Nihewan Basin(Chine): Paleolithic relics unearthed
Archaeologists have unearthed new paleolithic remains that may be 500,000 years old in north China's Hebei Province, which indicated the hominids of Northeast Asia lived in a wider habitat than previously thought.
The remains were excavated some 150 km away from the Nihewan Basin site where mammal fossils and Old Stone Age remnants known as the Nihewan Culture ruins were first discovered in the 1920s. They widen the geographic scope of relevant research,archaeologists said.
Xie Fei, head of Nihewan Archaeological Institute of Hebei Normal University, said thecore research area of the Nihewan Culture ruins remained in the Nihewan Basin inYangyuan County of Zhangjiakou City, where Chinese and foreign archaeologists hadconducted in-depth studies since 1920s.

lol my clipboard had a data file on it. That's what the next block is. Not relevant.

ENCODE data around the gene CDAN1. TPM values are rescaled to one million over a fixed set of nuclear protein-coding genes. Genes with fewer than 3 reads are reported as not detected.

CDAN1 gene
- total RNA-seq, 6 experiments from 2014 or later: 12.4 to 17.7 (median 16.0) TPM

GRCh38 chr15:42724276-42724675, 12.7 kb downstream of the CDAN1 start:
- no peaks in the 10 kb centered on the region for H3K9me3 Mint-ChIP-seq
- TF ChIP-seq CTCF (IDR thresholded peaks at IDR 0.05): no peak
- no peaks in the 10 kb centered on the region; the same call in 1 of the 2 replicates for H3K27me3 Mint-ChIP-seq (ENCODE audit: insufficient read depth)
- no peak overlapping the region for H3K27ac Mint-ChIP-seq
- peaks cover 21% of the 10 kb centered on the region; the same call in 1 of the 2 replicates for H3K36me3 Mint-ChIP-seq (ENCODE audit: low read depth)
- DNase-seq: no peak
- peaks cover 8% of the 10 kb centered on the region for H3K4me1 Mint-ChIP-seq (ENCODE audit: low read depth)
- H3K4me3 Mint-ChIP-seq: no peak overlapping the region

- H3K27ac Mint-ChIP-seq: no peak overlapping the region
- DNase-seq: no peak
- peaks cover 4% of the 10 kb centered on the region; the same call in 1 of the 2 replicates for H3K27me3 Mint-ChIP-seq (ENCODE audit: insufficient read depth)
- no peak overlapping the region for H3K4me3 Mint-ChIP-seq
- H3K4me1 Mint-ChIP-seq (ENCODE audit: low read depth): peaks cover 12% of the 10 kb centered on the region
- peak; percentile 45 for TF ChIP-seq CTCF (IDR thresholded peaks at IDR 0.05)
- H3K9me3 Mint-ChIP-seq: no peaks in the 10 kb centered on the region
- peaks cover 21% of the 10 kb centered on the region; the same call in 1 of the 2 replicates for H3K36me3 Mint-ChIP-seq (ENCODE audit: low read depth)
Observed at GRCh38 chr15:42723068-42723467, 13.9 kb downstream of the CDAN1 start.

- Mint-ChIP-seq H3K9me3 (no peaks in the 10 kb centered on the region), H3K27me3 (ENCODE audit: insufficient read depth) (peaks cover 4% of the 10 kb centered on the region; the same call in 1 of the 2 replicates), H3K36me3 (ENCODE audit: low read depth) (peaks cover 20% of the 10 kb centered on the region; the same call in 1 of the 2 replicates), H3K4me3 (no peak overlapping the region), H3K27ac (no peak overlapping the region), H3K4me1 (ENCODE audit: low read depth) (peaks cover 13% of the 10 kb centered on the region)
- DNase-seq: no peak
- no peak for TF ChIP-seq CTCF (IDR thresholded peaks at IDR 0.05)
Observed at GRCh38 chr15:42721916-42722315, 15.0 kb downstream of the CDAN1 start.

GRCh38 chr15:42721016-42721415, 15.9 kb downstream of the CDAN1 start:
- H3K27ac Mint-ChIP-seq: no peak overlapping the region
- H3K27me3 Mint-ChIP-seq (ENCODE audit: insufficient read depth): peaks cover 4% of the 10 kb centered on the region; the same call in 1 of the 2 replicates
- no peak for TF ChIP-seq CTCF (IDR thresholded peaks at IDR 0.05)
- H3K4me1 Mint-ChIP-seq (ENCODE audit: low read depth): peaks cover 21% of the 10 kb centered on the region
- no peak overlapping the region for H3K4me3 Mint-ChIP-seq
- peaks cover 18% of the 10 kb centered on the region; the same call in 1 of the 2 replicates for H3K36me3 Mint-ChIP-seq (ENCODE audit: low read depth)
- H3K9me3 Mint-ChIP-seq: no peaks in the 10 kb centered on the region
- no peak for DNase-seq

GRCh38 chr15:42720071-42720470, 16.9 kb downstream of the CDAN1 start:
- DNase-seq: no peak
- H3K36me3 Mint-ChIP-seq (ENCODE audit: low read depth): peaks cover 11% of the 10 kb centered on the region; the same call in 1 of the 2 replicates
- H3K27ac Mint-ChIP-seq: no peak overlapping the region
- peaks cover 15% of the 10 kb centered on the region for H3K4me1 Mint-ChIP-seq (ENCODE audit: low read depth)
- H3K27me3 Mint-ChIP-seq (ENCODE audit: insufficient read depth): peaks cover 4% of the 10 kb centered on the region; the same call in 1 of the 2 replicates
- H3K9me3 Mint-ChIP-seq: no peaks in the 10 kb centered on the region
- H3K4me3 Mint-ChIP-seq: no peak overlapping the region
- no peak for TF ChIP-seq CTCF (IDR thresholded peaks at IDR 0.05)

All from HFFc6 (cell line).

Future research should be broadened to the new excavation site in Huailai County, Xietold Xinhua on Friday. He said a grand Nihewan Culture region is being etched out, which also includes Datong County in Shanxi, Yanqing County in Beijing, Zhuolu and Yuxian County in Zhangjiakou.
Li Dingyuan, curator of Huailai County Museum, also agreed that Huailai was animportant piece Nihewan ruins.
The 500 new relics include stone tools and animal fossils. They bear striking features ofthe Nihewan Culture ruins, said Li.
He noted that the findings also dated the history of hominids in Huailai County back hundreds of thousands years to the Middle Pleistocene.
According to Xie Fei who's been participating at the excavation since August, the unearthed stoneware are mainly tools used to crush and cut animals used by hominids during hunting, while the animal skeleton fossils were believed to be food remains.
Archaeologists including Xie believe the Nihewan region is the cradle of "oriental mankind" or hominids of northeast Asia, but it is still controversial whether mankind originated there or migrated there from elsewhere.